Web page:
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There’s no curbing the growing enthusiasm for curbless showers among leading designers, homeowners and commercial facility owners. The National Kitchen & Bath Association recently released its annual Design Trends study, which takes a deep dive into all aspects of primary bathroom design.
According to the report, many of the shower features likely to be most popular over the next few years had the theme of living/aging in place in mind. Zero-clearance entry showers or curbless showers were chosen by 67 percent of respondents.
Curbless showers are the next evolution in the trend to sophisticated, seamless, open-concept bathrooms, and are becoming increasingly popular, thanks to how they marry style and accessibility.
In this article, we will outline four essential aspects to consider when planning for a curbless shower installation. Before we jump into the technical aspects, let's look at some of the advantages of using a channel/trench drain for curbless showers.
Channel drains, also called linear drains, in curbless showers are the ideal design solution for creating ADA-compliant showers and wet spaces that are universally accessible. With only one slope and no barrier to cross, the floor more easily accommodates a freestanding bench, a wheelchair, or some other mobility aid.
A channel drain offers ease of installation with a one-slope-to-one-plane: no four-way, compound slope, as with a conventional center point drain. As a result, installers spend less time at the consumer's home.
For a typical center point drain, installation requires a two-piece clamping collar to be attached to the waste pipe, while a linear drain easily attaches directly to the waste pipe. Lineary drains, on the other hand, can be installed by connecting to the drain waste line, or using a traditional two-piece clamping collar drain body.
Linear drains can also extend the shower floor's full length, thus promoting complete water evacuation in a curbless enclosure. Consequently, there is less chance of water pooling and running out under the shower door into the bathroom.
Linear drains offer the convenience of lower maintenance, because they can be integrated with larger format tiles, thus reducing the number of grout joints and seams where mold, mildew, and grime can take hold. Shower floors without enough pitch usually puddle and hold water. Soap scum and water deposits form in these wet areas, making the tile and grout look dirty.
In addition, linear drains open up new tile opportunities, especially large-format tile and solid surface materials, because the installer does not have to use smaller tile to accommodate a conventional, four-way compound slope. The use of larger tiles throughout the room results in fewer grout joints to impede movement or drainage.
As with any construction or remodel, if curbless showers are not correctly planned and designed, water will not drain properly or — worse — leak all over the space. Properly installed curbless showers are beautiful additions to any home.
To ensure correct curbless shower installation, keep the following four aspects in mind during your planning phase:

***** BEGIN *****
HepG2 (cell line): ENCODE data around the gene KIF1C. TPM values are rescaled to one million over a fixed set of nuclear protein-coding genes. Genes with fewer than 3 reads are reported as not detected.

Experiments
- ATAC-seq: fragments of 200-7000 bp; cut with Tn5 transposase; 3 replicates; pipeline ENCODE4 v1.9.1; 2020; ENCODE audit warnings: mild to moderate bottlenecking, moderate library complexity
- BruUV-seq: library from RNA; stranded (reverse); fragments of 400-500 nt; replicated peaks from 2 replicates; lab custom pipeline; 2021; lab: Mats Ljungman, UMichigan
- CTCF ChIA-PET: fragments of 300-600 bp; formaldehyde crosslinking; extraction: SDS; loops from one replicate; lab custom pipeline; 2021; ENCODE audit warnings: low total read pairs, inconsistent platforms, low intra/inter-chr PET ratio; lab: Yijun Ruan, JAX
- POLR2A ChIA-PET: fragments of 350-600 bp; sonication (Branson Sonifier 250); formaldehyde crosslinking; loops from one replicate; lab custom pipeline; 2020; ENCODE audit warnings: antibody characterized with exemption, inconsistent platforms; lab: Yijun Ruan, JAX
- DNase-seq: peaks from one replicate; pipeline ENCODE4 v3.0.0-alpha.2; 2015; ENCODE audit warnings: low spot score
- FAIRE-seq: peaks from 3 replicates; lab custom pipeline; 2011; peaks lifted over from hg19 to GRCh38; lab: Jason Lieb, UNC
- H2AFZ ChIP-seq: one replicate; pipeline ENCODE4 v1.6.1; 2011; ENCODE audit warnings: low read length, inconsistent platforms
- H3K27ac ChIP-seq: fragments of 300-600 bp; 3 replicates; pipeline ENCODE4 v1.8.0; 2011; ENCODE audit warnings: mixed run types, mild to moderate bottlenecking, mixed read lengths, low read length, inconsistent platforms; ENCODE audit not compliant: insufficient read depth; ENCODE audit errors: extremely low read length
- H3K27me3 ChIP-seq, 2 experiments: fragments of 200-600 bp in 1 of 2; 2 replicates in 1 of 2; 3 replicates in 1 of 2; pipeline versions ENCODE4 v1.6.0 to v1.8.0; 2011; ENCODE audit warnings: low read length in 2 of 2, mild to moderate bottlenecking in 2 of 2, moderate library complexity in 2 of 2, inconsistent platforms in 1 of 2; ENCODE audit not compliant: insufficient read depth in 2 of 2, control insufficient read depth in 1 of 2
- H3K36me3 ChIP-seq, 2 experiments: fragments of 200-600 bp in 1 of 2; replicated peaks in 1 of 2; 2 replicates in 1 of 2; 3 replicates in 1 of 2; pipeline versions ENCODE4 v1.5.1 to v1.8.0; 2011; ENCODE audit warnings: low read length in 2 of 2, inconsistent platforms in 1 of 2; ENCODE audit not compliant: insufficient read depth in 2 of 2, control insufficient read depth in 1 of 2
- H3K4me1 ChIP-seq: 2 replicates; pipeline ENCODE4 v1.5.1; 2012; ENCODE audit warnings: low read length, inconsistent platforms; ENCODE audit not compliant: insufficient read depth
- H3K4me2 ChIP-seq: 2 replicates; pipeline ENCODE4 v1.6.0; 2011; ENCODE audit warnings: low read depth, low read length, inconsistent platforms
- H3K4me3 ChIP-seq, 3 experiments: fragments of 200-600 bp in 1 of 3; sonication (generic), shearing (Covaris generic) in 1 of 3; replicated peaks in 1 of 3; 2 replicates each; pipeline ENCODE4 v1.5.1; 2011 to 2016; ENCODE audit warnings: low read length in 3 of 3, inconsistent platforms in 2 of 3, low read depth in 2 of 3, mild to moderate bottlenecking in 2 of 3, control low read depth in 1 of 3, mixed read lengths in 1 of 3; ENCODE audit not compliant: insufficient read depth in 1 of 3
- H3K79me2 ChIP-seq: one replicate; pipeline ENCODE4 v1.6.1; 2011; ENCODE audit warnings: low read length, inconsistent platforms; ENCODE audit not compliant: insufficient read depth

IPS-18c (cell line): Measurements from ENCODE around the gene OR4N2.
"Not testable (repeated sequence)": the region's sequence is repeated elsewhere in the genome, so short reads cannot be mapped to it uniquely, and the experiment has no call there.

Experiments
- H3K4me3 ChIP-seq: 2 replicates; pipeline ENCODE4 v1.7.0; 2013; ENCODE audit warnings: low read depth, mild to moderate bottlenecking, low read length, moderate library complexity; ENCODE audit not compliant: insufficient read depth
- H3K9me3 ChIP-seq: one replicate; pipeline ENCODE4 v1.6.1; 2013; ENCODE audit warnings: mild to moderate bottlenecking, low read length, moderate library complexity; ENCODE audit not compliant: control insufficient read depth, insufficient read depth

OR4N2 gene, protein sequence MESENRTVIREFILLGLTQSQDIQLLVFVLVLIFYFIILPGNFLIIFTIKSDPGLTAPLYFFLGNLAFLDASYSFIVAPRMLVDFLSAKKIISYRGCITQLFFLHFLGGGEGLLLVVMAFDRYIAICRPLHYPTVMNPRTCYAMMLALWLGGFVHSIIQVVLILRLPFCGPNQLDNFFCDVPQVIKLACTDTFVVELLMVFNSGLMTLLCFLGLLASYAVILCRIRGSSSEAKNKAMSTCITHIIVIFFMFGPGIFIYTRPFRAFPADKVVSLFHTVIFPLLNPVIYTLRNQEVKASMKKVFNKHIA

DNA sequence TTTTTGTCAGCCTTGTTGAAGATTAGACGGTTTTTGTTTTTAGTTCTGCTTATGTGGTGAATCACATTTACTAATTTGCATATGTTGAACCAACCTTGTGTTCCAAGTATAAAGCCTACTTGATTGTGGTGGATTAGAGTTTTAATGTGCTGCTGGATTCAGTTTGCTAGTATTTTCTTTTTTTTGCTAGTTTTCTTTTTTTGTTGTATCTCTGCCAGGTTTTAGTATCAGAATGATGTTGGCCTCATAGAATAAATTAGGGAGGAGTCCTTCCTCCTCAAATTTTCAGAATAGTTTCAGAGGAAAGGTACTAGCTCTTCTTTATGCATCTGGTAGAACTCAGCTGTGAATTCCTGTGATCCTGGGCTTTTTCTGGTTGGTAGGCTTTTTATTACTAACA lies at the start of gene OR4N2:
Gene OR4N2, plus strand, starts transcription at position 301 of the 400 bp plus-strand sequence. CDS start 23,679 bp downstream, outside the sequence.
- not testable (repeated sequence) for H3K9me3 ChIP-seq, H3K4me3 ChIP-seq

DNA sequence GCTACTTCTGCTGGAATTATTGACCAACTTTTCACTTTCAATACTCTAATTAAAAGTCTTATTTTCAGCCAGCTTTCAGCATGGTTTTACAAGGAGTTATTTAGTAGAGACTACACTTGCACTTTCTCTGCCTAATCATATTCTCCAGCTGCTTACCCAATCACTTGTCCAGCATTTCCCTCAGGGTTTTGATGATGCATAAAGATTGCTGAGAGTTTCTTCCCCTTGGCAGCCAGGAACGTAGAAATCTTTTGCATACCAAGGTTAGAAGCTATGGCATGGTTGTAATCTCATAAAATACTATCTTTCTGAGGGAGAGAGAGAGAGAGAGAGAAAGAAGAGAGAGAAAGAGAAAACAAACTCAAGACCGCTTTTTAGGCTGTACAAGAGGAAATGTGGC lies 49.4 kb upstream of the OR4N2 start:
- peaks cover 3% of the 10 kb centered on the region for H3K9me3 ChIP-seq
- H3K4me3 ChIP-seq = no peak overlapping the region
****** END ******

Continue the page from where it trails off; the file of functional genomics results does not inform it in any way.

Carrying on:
Furthermore, if the drain is installed at the entry to a curbless shower, the shower’s flow rate capacity will drop down to 5 gallons per minute. Today's standard flow rates are well within this 5-gpm standard, most having been reduced to 1.5 gpm.
However, you cannot have ceiling showerheads, body sprays, and hand showers all activated at the same time when your drain is located at the shower entrance, because their combined flow rate will exceed 5 gpm.
If you plan to install the drain against the shower's back wall, the shower pan will need to be recessed, or the bathroom floor will need to be raised to hide the slope. Although this type of installation will take more time, it is the best possible placement for effective drainage.
A back-wall drain install will handle up to 10 gpm, and is therefore the best location if multiple shower and hand sprays will likely operate at once.
For example, QuickDrain technical managers usually recommend a retrofit installation for a concrete subfloor, because it goes directly on the slab, and you need not trench out the concrete.
Knowing the subfloor material beforehand will help the manufacturer determine the best solution for your curbless installation.
Be sure that the linear drain has 1) integrated slopes to efficiently and effectively evacuate water from the drain body and 2) a drain that connects directly to the waste line. Stackable spacers will also allow you to easily adjust the drain cover after installation to ensure the drain cover is flush with the floor.
Curbless showers fit in any home, lifestyle or décor. Every homeowner can reap the benefits of a curbless shower. Now that we have outlined the most important things to consider when planning a curbless shower, you are well on your way to ensure correct installation.
The best place to start is to contact the manufacturer directly to be sure you have identified the best-suited solution for your location and plumbing configurations.
Darryl Jones is the manager of commercial sales training for QuickDrain USA.
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